Flea Season is Here Again


No doubt about it, our warmer winters the last few years mean more bugs, and that includes fleas! Flea season is already upon us. Your best bet to deal with fleas is to act before they arrive. Feed your pet a healthy diet, take them to their vet checkups, groom them regularly, vacuum your house frequently, wash pet bedding, and watch your yard.

If you still get fleas, be patient and diligent about treating your pets. There are many chemical-based treatments out there, but be very careful. These can be very toxic to your pets, and often they don’t work as well as they should. If you wouldn’t put it on your own skin, don’t use it on your pet, who is much smaller and often more sensitive than you. Also consider the fact that if you have children and you use a topical flea treatment on your pets, your children will end up with it on their hands any time they pet the dog or cat.

As is often the case, the best way to deal with fleas is not always the easiest, but it is usually better for your animal’s health (and your own!). Start by vacuuming your house (dispose of the bag immediately–you don’t want it in your house!), wash any pet bedding in hot water and a hot dry cycle, wash your pet with a non-toxic flea shampoo if necessary, and then sit down and use a good flea comb. Be methodical. If you groom your pets on a regular basis, it won’t be so bad. My cat actually loves the flea comb and will come running if he sees me bring it out! Have a basin of soapy water handy, and some sort of toweling. When you see fleas in the comb, dunk them in the water or pinch them to kill them. They are pretty tough so pinch hard! Dump the water down the toilet and flush them away. Remember to keep at it. It’s going to take more than a few groomings.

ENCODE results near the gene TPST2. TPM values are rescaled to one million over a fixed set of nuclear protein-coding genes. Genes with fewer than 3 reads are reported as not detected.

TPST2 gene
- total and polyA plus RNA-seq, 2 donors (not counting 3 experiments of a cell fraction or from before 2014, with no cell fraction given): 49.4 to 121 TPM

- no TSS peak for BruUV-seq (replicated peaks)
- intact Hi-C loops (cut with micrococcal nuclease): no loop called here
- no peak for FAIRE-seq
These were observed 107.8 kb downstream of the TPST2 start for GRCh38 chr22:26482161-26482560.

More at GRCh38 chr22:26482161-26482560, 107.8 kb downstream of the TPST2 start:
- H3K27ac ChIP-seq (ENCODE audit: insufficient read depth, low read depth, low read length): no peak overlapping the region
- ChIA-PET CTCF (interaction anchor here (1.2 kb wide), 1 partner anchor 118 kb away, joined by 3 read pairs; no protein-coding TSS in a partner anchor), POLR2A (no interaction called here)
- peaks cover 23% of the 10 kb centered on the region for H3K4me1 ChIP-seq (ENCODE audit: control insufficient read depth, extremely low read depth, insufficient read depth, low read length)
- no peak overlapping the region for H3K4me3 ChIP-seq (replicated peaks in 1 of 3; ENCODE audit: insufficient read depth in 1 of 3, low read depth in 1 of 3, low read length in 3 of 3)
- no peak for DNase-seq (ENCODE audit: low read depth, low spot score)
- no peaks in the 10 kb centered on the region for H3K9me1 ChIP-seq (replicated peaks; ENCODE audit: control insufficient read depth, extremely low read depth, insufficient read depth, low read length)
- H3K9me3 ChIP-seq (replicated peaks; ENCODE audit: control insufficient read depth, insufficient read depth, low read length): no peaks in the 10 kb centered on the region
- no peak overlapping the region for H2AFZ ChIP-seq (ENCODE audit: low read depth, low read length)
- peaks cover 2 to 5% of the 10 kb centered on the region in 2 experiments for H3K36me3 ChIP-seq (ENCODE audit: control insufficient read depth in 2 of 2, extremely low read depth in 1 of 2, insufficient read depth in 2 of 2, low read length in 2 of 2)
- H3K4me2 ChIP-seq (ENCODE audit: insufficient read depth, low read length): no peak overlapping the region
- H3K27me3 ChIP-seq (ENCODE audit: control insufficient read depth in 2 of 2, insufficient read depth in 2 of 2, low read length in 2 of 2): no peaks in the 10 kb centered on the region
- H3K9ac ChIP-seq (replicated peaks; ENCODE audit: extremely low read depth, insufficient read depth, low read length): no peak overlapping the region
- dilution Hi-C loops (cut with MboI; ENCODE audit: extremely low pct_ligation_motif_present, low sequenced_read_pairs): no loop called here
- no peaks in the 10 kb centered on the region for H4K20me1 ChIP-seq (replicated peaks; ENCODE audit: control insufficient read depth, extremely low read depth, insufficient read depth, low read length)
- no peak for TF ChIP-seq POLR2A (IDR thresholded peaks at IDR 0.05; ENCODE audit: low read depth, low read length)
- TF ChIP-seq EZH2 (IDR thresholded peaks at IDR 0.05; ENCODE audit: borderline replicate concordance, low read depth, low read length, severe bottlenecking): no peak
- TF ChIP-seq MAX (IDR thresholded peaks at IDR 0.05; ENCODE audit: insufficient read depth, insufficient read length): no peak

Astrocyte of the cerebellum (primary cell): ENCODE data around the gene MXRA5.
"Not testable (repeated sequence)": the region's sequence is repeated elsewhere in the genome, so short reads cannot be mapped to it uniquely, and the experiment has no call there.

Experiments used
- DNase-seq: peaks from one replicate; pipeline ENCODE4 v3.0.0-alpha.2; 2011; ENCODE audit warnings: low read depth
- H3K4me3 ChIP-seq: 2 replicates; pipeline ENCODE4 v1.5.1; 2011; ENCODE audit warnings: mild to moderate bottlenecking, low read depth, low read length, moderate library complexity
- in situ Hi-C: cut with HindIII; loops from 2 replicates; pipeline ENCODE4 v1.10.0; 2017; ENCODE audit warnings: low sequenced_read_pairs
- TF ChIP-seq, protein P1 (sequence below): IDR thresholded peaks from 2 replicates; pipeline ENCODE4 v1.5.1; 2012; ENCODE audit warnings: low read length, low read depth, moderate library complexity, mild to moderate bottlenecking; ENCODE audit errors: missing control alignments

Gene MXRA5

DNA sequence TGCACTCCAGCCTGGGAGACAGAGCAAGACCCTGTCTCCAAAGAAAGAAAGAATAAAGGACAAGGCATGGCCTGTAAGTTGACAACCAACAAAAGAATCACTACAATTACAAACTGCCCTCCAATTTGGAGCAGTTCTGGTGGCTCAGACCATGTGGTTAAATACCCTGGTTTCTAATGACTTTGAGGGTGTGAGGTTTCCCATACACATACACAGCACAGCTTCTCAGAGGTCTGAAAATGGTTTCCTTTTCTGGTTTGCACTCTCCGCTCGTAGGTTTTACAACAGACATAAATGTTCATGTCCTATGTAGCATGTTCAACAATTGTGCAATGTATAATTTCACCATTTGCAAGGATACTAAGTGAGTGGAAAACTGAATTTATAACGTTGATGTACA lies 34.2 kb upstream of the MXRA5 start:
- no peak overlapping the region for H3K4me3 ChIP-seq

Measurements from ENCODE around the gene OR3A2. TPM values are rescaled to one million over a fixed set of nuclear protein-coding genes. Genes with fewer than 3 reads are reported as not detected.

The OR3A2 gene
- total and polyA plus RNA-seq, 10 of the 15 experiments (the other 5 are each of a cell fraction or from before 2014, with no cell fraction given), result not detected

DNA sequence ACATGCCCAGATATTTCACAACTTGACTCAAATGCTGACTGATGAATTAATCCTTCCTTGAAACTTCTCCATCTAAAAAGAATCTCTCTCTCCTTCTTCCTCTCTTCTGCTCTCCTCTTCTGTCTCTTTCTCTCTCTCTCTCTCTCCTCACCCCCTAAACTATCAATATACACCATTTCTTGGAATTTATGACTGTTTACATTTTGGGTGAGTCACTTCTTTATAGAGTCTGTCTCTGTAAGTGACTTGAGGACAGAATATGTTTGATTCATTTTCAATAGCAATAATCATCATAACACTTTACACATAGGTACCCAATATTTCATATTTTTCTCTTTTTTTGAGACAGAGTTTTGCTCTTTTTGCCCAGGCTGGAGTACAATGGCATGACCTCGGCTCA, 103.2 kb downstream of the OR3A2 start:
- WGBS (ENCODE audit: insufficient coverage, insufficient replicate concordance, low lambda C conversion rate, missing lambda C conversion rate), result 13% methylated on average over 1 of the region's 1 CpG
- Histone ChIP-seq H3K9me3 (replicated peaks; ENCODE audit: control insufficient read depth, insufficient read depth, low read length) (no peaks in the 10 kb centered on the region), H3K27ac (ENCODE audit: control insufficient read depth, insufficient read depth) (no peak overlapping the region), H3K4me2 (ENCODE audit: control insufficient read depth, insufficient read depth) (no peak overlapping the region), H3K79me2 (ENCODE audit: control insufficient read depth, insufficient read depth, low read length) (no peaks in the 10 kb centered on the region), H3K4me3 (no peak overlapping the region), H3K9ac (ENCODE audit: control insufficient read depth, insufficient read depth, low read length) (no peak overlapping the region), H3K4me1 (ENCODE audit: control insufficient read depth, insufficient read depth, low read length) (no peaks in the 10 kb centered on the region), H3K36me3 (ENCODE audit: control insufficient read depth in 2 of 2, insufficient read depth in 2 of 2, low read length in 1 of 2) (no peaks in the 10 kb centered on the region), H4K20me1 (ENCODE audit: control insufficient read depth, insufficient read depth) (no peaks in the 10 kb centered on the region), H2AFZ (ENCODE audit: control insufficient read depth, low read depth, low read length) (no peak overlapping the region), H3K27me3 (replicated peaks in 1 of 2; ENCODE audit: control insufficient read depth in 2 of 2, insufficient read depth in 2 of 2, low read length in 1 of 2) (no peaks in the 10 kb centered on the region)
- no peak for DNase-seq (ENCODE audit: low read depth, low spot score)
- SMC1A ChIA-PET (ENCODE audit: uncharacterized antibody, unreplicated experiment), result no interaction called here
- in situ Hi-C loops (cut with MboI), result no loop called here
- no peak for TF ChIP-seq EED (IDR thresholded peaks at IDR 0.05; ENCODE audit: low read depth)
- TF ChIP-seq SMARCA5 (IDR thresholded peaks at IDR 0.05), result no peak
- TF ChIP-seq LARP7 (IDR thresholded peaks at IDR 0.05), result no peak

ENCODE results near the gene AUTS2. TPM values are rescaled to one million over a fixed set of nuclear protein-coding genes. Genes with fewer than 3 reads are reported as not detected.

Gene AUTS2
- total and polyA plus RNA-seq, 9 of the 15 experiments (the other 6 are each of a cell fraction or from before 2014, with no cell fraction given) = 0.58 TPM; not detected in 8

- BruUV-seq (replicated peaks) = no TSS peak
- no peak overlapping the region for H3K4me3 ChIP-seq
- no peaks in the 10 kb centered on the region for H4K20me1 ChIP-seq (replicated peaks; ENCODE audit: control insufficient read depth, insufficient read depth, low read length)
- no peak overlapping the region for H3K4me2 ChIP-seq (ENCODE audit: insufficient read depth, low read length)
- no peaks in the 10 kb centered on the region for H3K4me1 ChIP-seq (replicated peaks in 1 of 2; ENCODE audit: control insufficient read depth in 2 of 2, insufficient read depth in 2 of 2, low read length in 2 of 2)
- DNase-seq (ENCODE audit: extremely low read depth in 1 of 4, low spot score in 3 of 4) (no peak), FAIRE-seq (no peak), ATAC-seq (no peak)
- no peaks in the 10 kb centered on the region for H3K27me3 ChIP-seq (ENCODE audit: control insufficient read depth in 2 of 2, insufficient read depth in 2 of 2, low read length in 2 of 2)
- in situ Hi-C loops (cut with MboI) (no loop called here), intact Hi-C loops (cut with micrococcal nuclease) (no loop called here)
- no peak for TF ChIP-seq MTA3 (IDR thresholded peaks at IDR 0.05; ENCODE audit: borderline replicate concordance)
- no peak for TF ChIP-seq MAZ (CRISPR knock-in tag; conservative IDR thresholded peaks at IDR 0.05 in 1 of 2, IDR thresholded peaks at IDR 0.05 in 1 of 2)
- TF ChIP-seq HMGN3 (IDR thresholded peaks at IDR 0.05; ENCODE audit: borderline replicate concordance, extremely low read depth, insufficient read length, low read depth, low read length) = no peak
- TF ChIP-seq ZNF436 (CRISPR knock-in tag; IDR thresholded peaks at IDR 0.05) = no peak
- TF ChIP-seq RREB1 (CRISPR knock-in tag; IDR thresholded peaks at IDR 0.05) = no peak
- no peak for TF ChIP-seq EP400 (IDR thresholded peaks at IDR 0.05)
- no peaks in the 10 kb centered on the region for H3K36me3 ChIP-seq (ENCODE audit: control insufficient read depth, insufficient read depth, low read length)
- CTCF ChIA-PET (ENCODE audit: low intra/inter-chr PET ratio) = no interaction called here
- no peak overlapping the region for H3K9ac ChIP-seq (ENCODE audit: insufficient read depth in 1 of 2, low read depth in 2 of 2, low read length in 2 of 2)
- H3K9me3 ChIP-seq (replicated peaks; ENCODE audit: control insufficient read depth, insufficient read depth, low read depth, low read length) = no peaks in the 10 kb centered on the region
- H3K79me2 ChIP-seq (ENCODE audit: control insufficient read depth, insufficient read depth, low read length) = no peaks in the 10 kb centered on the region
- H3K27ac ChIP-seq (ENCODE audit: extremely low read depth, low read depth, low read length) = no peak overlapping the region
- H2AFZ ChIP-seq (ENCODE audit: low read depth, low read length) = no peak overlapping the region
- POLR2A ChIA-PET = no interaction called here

There are a number of non-toxic products that will help with fleas. Diatomaceous earth can be a big help. It comes in a powder form and can be used on carpets, furniture, and especially in areas where a vacuum will not reach. You can also use it directly on your pet if they do not have open sores from the fleas but be very careful to keep it out of eyes, ears, and noses (yours too). You must get food-grade diatomaceous earth. Absolutely do not use the kind that is used for pools or yards. Also, be careful, as it is drying to the skin. It’s something that shouldn’t be used too frequently. It’s a bit messy to apply, but it’s cheap and effective if used properly.

Many people add Brewer’s yeast to their pet’s food and apple cider vinegar added to drinking water can help, especially with dogs (you might want to ask your vet before using this with cats, as they have a very delicate system as far as acid/alkaline balance). Apple cider vinegar diluted with water can be a soothing wash that helps with fleas, as can a lemon rinse (slice and let sit in hot water overnight–don’t use citrus oil). There are also several treatments using essential oils. These can be effective but be careful if your pet has sensitive skin, and be aware that what is good for dogs is often not good for cats. Pennyroyal, tea tree, and eucalyptus are among the many oils that should be avoided for cats. It should be mentioned here as well, that if you do choose a treatment from the vet, or over the counter, DO NOT EVER use a dog treatment for a cat.

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